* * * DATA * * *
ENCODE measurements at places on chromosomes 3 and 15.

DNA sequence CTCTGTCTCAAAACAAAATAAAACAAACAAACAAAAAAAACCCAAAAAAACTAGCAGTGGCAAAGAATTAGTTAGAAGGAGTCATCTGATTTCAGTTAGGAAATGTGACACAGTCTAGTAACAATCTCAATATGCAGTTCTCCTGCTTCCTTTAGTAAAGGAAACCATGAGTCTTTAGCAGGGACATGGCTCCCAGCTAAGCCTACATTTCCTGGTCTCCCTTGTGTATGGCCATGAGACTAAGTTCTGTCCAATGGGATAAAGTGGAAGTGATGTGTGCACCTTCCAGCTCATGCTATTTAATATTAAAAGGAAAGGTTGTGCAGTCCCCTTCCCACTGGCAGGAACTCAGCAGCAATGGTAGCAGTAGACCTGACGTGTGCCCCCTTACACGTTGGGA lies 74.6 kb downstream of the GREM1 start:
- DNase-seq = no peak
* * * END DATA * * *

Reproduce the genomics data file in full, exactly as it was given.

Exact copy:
ENCODE measurements at places on chromosomes 3 and 15.

DNA sequence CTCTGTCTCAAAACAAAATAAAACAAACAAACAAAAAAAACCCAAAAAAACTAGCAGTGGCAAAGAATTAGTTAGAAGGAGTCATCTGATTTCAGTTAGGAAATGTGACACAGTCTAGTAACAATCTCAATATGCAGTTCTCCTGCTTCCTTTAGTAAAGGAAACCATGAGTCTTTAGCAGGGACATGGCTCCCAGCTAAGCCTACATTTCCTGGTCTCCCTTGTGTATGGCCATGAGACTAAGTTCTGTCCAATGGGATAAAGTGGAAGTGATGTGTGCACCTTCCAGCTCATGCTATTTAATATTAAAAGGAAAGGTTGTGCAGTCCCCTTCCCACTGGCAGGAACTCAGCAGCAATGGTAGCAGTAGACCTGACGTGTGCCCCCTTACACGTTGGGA lies 74.6 kb downstream of the GREM1 start:
- DNase-seq = no peak